Huckerby: I wish I was still at City

Darren Huckerby's life on the Californian coast sounds idyllic: constant sunshine, beautiful scenery, and the small matter of having been an instant hit in Major League Soccer.

Darren Huckerby's life on the Californian coast sounds idyllic: constant sunshine, beautiful scenery, and the small matter of having been an instant hit in Major League Soccer. His first season with the San Jose Earthquakes saw him crowned the league's Newcomer of the Year, and in the process he gained a similar status among his new club's fans to that which he enjoyed in his five years playing for Norwich City. It's hard to imagine life out there going much better.

“Luckily for me it's blazing hot every day. There's plenty to do. I've got a pool in my complex, there's coffee shops everywhere, there's bars everywhere, so it's kind of laidback. When my kids were over there, we went on lots of walks and trails. There's always something to do outdoors, so that's probably the best part about living there. It is such a lovely place.”

In fact there's only one problem with California, it appears - it's not Norfolk. Which might sound absurd but his heart remains with Norwich City, the club where the much-travelled winger finally settled and became one of the local all-time greats. It's also where his wife Lyndsey and two sons, Thomas and Ben, remain while he makes a name for himself in the USA.

“Not a day goes by where I don't wish I was playing for Norwich, but I also know that those days are gone,” he says. “So I just want the team to do as well as possible, even though, the derby aside, things haven't been going great this season.


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“They did brilliantly in the derby game and it's always nice to get one over the enemy, but one game doesn't make a season, so we have got to carry on building.”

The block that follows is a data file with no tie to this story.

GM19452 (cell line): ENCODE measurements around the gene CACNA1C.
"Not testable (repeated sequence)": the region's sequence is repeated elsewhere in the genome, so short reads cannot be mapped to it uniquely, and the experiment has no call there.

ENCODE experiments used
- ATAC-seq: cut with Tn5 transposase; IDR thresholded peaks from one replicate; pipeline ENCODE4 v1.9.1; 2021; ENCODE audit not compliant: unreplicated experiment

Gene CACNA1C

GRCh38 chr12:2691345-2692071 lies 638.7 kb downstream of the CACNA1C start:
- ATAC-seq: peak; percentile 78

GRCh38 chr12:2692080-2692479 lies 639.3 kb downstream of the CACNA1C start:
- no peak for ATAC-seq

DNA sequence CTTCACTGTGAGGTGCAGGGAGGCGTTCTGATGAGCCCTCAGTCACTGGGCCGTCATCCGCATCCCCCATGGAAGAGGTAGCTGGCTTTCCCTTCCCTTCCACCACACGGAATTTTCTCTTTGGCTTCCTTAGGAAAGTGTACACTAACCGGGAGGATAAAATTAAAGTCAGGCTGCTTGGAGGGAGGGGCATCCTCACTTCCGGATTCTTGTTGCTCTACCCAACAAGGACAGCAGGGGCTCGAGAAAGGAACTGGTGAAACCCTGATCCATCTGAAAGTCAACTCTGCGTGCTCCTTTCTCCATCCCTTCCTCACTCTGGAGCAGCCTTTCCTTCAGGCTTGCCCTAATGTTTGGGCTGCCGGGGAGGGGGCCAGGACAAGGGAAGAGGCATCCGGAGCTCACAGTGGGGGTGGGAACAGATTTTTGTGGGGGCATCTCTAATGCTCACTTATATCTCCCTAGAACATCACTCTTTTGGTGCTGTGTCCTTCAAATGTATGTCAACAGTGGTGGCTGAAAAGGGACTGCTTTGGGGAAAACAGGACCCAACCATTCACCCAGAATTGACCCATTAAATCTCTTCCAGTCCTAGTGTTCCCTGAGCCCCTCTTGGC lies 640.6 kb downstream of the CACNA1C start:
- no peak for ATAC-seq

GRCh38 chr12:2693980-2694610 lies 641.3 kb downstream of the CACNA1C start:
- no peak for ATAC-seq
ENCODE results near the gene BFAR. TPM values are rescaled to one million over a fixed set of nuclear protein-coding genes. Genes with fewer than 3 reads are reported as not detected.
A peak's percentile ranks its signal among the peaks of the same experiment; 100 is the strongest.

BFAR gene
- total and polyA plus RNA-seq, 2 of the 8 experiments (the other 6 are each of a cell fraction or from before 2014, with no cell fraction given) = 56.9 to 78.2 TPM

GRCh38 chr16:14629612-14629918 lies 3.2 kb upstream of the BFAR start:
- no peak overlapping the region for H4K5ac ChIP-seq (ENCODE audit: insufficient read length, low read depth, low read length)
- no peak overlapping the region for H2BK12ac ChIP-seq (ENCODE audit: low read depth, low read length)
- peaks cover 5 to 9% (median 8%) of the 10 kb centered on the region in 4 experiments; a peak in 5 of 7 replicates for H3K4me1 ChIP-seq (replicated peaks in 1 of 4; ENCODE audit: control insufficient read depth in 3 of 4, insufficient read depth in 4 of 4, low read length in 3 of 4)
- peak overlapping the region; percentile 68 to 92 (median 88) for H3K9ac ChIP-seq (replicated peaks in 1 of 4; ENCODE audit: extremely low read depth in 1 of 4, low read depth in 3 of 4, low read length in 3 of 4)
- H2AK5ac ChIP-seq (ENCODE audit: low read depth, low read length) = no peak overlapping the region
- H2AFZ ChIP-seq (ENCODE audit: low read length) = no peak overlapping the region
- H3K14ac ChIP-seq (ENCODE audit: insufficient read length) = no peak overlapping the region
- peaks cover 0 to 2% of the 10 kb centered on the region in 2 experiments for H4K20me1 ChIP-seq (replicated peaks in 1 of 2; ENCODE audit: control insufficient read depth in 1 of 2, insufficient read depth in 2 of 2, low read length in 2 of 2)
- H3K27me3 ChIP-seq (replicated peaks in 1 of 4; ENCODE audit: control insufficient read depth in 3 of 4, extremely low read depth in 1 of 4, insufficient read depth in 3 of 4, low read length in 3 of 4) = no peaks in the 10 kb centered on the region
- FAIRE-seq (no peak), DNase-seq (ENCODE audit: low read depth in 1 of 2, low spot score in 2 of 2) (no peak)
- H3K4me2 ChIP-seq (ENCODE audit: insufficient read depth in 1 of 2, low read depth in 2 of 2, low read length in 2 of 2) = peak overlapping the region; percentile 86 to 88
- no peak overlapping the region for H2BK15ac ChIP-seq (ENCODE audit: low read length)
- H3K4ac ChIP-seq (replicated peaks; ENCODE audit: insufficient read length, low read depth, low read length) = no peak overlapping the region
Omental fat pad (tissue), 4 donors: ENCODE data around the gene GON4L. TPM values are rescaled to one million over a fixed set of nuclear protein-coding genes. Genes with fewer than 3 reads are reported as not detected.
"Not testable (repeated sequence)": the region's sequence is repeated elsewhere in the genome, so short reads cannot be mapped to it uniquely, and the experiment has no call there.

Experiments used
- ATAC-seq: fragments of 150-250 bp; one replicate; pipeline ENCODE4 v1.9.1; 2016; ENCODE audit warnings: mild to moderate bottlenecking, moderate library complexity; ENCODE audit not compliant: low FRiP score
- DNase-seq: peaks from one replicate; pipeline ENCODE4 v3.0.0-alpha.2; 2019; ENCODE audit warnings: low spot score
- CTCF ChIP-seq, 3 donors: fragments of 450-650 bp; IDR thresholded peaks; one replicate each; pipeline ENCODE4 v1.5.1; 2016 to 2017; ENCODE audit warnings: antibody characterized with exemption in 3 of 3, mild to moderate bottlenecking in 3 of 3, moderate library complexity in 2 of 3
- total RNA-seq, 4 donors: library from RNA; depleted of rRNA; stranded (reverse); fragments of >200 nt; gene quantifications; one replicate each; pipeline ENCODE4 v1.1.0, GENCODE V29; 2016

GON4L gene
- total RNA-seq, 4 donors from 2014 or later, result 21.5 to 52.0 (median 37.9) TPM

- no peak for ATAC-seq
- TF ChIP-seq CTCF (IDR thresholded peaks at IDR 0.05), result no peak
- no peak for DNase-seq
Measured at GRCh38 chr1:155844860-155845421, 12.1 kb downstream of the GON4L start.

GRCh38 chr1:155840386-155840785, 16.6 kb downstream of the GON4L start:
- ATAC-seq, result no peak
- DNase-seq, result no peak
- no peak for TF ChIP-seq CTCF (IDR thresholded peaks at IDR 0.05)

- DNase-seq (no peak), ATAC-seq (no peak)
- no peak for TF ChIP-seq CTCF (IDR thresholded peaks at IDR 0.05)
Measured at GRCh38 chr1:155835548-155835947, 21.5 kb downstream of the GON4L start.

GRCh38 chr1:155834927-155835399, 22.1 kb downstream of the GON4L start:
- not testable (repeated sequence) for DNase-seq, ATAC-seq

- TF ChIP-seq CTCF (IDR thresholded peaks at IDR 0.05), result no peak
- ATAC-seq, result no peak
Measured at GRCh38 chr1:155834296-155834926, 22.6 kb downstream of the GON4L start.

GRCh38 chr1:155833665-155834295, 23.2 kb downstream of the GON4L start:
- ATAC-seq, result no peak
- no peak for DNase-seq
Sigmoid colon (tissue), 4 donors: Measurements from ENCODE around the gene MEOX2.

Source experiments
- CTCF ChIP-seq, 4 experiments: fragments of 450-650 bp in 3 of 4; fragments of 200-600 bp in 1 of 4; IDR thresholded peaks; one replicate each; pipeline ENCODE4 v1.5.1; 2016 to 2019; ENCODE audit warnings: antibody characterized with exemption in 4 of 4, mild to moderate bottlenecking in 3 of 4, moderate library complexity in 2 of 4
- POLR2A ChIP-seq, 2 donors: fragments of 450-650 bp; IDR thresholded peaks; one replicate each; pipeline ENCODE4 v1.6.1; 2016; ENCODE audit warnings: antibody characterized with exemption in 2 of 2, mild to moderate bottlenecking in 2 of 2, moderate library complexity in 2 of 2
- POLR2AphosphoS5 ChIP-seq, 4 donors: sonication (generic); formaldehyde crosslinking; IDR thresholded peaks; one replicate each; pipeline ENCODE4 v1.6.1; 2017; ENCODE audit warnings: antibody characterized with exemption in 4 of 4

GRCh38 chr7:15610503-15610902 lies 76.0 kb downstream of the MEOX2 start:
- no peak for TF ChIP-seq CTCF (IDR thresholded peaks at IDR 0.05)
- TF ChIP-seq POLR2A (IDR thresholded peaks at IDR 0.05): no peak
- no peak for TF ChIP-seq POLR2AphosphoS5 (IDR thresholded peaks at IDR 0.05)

Huckerby's way of talking is rather like how he plays football: direct, passionate, sincere. His tendency to tell it like it is caused ructions at Carrow Road once or twice in his time there but only added to the fans' respect for him. With his City career a memory now, he's 100pc committed to building on his successful start to life in San Jose. But while he is not one to look back there are evidently still one or two regrets. Few Norwich City fans were pleased with the club's handling of Huckerby's departure, regardless of whether they agreed with Glenn Roeder's decision to not to renew his contract at the end of last season, and Huckerby himself wasn't too impressed either.

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“I'd be lying if I said I thought it was handled well,” he says. “But that's gone now. Could it have been handled better? Definitely. But I don't have any regrets about the way I handled myself. I walked away with my head held high. I could have said things but I didn't. It's all water under the bridge now but it does… I wouldn't say anger me, but I was just disappointed, more than anything.”

Since we spoke, however, City's fans have had their chance to say a proper goodbye to Huckerby, when he appeared on the Carrow Road pitch before last Sunday's defeat by Nottingham Forest. Sitting in the stands to watch matches such as that one or the derby victory over Ipswich Town is a strange experience for him (“you know you'll have to get used to it, but it's difficult because you know you can still play,” he explains).

He still says “we” as a matter of course when discussing the club. “Yeah, Norwich will be my team forever now. It's kind of strange because obviously I've played for some big clubs and my hometown club in Nottingham Forest, but they don't even bother me at all - I don't even look at how Man City have got on, or Coventry or Forest have got on. There's only one team that matters to me now and it's Norwich.”

So as a fan rather than a player, can he see the Canaries returning to the Premier League any time soon?

“Truthfully no. They haven't got the money they need, we've got some decent players but money talks at the end of the day and until something happens where we've got enough money to compete, we're not going to compete. Unless you've got proper money there's no point doing it [investing in a football club]. And if you've got proper money you're not usually thick enough to put it in football!

“So at this point in time, when everyone in the world is struggling for money, I can't see somebody who is business-sound putting money in football.”

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